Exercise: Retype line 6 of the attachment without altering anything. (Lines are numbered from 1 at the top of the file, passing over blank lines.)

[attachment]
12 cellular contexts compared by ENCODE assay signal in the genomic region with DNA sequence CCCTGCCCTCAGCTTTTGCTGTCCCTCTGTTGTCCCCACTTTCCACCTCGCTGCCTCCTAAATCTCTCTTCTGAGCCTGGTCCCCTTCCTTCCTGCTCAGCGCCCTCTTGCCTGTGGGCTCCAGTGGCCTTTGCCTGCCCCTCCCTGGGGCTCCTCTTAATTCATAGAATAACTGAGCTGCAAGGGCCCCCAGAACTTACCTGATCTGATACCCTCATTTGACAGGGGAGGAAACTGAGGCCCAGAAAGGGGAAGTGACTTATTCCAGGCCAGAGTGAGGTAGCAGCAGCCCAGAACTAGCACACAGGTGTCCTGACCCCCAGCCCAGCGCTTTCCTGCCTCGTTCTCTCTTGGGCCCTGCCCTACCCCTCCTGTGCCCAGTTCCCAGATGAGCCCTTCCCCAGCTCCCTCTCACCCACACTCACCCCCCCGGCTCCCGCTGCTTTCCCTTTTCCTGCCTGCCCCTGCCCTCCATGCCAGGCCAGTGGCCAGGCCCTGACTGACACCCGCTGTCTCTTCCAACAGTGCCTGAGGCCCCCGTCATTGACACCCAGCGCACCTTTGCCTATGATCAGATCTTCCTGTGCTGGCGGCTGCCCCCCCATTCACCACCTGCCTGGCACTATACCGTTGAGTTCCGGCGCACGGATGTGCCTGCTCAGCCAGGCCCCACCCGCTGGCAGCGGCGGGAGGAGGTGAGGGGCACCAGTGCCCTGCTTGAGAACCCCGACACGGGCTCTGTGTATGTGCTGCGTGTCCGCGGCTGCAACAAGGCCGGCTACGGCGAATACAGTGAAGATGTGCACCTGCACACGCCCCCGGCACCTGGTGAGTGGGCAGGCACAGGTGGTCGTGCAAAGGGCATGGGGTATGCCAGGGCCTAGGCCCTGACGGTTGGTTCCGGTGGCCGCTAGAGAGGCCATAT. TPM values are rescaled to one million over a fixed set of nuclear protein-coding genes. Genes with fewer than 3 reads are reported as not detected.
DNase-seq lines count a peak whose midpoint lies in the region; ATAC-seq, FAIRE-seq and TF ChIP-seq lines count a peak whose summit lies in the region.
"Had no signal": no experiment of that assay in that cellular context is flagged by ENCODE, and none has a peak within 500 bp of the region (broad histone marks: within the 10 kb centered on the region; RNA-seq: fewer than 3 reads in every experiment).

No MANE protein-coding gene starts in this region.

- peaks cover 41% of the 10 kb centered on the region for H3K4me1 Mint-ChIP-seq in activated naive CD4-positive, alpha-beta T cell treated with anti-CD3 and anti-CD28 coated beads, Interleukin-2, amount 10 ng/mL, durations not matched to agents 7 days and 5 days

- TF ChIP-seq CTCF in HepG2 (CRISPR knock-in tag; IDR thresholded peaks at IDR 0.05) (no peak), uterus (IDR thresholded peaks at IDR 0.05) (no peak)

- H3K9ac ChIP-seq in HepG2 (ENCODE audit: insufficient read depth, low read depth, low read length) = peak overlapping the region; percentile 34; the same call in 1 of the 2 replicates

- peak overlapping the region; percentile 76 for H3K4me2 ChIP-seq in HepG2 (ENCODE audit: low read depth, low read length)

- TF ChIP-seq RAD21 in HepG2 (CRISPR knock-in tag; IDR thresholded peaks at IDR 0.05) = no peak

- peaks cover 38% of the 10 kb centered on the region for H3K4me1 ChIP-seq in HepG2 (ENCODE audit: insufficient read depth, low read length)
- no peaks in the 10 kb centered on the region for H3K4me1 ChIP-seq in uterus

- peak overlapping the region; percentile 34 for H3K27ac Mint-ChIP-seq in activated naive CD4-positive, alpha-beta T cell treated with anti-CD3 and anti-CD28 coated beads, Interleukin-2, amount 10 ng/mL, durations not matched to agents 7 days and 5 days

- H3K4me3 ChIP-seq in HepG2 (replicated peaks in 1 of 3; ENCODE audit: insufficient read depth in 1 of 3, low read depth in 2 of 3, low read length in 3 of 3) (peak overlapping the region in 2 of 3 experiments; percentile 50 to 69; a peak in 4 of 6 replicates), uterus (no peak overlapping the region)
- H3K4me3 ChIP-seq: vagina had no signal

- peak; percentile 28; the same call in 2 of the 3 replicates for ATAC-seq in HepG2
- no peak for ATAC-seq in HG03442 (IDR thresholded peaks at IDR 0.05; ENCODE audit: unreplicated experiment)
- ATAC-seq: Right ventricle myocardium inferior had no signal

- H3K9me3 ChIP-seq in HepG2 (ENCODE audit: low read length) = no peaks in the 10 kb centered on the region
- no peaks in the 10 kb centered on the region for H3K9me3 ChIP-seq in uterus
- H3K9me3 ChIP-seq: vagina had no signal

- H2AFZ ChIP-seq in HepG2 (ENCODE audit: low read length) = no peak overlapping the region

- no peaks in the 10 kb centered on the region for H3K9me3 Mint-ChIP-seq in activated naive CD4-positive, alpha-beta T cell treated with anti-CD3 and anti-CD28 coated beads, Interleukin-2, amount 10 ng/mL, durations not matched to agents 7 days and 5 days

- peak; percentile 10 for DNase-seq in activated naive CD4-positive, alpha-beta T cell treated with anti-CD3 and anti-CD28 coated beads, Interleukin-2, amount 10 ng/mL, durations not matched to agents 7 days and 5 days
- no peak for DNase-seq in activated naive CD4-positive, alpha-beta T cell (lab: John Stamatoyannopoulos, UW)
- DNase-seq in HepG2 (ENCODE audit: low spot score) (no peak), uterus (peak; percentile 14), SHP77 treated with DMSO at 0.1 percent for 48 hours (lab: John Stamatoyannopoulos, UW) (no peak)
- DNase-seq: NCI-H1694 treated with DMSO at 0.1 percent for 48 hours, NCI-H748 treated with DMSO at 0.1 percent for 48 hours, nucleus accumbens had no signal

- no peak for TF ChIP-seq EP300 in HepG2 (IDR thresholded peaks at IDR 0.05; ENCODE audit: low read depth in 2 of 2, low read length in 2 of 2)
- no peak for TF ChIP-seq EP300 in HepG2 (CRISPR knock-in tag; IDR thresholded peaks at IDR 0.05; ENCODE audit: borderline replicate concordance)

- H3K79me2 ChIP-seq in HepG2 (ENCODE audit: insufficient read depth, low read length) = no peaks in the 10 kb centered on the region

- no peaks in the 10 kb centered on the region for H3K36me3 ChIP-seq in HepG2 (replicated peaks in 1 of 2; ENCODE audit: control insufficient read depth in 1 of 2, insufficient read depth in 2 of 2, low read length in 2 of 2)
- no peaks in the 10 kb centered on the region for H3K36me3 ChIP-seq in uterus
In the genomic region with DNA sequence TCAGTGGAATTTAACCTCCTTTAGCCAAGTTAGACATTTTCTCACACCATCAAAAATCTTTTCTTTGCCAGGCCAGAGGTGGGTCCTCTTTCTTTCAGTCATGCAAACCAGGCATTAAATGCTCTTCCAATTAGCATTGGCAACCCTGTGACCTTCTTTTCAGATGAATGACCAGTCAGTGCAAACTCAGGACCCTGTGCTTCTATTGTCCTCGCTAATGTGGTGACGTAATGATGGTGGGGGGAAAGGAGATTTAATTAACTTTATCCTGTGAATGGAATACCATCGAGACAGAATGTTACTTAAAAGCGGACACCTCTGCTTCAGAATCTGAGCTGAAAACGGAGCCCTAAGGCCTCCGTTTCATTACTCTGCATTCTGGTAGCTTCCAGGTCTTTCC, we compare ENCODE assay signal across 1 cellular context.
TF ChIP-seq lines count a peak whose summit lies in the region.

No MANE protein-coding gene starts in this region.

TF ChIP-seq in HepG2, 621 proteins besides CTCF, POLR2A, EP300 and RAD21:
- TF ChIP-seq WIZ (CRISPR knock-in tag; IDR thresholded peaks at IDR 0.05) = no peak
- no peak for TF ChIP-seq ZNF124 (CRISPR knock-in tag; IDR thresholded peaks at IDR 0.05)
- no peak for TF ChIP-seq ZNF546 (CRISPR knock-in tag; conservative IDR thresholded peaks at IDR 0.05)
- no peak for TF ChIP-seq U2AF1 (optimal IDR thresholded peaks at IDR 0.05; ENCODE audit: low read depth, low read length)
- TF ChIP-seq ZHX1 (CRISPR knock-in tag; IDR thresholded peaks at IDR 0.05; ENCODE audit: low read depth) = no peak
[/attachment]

- TF ChIP-seq CTCF in HepG2 (CRISPR knock-in tag; IDR thresholded peaks at IDR 0.05) (no peak), uterus (IDR thresholded peaks at IDR 0.05) (no peak)